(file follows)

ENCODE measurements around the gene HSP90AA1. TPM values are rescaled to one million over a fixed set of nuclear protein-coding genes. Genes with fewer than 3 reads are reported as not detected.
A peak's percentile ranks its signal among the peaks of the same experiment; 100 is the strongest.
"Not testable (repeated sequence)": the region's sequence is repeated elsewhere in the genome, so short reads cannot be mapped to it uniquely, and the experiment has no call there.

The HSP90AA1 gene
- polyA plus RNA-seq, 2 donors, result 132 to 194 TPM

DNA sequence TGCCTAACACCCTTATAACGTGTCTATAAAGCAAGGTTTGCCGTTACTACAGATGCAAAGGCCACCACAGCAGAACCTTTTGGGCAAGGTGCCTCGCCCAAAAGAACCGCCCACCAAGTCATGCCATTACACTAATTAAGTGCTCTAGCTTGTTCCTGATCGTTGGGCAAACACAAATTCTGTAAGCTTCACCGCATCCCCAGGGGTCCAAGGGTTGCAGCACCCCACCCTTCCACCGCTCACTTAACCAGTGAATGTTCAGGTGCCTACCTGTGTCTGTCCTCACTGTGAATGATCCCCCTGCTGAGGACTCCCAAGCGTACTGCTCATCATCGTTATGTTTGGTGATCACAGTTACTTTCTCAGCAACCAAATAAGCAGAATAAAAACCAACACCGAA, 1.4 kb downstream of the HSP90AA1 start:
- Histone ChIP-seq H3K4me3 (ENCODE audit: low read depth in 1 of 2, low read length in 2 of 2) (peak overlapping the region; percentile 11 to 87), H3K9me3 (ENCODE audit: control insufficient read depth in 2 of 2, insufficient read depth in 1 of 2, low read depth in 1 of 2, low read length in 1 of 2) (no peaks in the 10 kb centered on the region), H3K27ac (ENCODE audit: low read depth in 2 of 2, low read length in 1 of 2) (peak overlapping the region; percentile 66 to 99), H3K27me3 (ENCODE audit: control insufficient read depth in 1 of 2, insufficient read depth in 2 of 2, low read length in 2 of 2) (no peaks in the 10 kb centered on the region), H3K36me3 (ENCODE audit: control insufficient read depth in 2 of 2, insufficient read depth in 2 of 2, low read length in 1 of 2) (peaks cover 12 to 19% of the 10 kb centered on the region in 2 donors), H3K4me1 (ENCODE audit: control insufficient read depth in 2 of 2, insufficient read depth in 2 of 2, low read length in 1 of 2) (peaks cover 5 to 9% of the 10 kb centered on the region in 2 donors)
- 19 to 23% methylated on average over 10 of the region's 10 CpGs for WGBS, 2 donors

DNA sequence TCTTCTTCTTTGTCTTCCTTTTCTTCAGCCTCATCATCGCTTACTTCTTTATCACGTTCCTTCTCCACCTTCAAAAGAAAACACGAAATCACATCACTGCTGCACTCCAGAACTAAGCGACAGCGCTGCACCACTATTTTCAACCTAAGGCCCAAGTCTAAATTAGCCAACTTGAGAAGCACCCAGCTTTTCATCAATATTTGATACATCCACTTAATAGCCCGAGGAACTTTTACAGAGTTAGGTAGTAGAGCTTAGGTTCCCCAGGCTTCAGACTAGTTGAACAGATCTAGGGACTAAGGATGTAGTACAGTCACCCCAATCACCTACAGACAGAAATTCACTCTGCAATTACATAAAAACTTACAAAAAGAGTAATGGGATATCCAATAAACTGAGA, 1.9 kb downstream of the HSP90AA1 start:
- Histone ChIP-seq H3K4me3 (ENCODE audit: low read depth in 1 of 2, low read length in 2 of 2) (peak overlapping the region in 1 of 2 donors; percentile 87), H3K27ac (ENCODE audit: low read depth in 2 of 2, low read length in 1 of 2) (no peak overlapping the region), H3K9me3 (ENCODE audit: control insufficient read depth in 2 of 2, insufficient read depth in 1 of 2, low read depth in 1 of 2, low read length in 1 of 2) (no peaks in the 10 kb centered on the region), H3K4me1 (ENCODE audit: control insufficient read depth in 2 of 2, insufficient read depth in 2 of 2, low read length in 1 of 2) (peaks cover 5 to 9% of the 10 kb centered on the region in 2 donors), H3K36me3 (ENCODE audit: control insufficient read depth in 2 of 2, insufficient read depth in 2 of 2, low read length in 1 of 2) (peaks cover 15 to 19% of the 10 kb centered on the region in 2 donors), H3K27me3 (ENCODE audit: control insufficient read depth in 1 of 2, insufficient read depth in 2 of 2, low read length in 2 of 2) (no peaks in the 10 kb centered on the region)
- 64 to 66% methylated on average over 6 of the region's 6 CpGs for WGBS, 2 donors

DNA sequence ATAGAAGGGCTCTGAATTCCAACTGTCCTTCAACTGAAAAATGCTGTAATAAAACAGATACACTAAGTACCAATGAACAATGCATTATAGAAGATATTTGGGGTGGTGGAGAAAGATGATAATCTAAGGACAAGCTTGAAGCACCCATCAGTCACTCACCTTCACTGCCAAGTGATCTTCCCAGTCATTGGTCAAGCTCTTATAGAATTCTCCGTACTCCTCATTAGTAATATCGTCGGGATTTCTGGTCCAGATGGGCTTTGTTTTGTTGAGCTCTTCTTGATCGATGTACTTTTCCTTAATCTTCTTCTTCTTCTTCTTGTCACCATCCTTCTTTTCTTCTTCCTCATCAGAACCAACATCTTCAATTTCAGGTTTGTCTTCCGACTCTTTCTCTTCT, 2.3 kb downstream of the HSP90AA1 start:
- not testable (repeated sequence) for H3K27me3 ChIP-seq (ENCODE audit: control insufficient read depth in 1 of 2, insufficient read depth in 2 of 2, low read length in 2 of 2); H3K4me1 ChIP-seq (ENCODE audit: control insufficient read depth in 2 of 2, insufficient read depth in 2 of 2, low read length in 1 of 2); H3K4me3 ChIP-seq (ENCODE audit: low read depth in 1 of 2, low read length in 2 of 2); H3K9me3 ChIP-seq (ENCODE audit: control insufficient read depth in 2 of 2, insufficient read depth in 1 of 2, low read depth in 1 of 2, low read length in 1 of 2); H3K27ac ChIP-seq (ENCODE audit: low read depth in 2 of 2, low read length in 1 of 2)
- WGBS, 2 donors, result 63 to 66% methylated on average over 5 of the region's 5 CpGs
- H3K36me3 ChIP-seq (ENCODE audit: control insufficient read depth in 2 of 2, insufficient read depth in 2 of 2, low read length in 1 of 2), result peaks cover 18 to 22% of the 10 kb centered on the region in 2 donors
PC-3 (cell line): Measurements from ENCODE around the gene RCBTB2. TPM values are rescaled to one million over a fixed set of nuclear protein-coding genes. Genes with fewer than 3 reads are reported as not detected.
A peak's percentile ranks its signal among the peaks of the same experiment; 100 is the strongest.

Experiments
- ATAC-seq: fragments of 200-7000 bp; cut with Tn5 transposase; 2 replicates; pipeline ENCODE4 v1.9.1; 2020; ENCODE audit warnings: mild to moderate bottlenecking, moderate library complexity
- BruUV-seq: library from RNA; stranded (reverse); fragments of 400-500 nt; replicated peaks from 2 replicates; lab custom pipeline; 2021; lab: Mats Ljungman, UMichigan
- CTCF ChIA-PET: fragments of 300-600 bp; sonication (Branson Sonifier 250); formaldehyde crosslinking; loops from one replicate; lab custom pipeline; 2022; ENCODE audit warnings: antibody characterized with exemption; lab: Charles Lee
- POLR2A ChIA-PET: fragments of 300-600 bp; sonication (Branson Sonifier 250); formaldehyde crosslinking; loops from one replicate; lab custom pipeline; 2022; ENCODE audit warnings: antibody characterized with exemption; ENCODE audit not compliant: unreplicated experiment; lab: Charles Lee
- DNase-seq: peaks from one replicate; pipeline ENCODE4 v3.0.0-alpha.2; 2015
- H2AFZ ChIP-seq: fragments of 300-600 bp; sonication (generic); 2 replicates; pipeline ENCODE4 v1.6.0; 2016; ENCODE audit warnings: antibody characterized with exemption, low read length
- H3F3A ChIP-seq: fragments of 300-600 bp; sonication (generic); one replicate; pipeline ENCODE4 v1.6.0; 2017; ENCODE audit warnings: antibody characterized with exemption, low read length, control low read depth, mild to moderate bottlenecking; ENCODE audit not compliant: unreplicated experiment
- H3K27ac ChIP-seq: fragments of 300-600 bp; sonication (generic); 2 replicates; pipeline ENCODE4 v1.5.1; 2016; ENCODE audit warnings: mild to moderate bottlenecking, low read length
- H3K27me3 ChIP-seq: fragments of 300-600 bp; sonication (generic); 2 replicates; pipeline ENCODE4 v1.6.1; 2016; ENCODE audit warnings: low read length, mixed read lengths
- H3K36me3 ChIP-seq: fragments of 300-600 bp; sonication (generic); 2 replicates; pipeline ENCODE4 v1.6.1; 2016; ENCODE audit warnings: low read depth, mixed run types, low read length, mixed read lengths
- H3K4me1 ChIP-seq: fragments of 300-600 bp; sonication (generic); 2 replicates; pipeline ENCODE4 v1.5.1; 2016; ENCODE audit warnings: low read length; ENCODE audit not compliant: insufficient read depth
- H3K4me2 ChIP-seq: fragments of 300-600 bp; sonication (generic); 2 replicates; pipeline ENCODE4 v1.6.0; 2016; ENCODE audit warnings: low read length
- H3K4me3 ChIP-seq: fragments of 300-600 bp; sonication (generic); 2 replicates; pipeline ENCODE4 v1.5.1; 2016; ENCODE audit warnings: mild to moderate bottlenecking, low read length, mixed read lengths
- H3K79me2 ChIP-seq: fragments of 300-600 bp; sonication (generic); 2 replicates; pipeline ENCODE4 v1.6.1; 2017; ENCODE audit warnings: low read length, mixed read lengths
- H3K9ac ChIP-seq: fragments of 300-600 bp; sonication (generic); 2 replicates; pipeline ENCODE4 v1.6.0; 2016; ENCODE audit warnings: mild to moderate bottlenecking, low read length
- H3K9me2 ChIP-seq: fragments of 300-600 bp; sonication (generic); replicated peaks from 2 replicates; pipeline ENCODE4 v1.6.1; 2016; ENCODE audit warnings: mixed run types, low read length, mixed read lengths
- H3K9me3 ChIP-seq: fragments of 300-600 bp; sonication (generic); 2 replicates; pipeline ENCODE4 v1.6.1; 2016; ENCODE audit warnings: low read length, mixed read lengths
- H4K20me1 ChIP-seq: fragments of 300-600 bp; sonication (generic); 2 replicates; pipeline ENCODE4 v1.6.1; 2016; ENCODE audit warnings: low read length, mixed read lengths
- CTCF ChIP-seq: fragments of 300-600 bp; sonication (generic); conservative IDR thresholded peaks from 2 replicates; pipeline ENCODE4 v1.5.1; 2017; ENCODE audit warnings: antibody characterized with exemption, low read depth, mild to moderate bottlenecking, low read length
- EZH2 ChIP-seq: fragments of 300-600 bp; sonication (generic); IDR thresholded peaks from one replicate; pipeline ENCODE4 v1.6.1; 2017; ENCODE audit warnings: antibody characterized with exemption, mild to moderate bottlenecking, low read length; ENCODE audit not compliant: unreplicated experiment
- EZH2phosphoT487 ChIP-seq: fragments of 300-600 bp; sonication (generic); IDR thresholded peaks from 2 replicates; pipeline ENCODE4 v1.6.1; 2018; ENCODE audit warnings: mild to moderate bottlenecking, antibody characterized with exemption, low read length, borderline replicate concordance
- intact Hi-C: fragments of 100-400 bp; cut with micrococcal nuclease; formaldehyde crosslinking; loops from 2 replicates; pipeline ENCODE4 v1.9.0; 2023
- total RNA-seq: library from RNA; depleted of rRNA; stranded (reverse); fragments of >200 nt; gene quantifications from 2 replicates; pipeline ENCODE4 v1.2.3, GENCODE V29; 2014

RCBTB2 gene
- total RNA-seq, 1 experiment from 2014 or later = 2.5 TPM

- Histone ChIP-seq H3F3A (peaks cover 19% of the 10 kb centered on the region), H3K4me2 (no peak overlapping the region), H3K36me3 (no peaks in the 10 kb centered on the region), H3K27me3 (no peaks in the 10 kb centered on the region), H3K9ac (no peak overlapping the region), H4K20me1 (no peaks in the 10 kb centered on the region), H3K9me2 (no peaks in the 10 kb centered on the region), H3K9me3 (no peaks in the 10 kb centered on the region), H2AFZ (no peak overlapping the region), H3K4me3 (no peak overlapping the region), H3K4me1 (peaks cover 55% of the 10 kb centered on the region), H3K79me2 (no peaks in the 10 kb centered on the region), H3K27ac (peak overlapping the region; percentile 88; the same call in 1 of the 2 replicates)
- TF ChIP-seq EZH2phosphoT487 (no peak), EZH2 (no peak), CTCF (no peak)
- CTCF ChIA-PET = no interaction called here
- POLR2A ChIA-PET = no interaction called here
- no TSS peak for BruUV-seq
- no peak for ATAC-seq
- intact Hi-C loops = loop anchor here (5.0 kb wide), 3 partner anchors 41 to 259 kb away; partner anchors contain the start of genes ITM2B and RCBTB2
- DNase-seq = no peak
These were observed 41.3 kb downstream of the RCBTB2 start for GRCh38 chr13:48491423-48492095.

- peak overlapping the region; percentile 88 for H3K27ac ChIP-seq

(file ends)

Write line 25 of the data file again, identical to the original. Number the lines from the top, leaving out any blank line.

- H3F3A ChIP-seq: fragments of 300-600 bp; sonication (generic); one replicate; pipeline ENCODE4 v1.6.0; 2017; ENCODE audit warnings: antibody characterized with exemption, low read length, control low read depth, mild to moderate bottlenecking; ENCODE audit not compliant: unreplicated experiment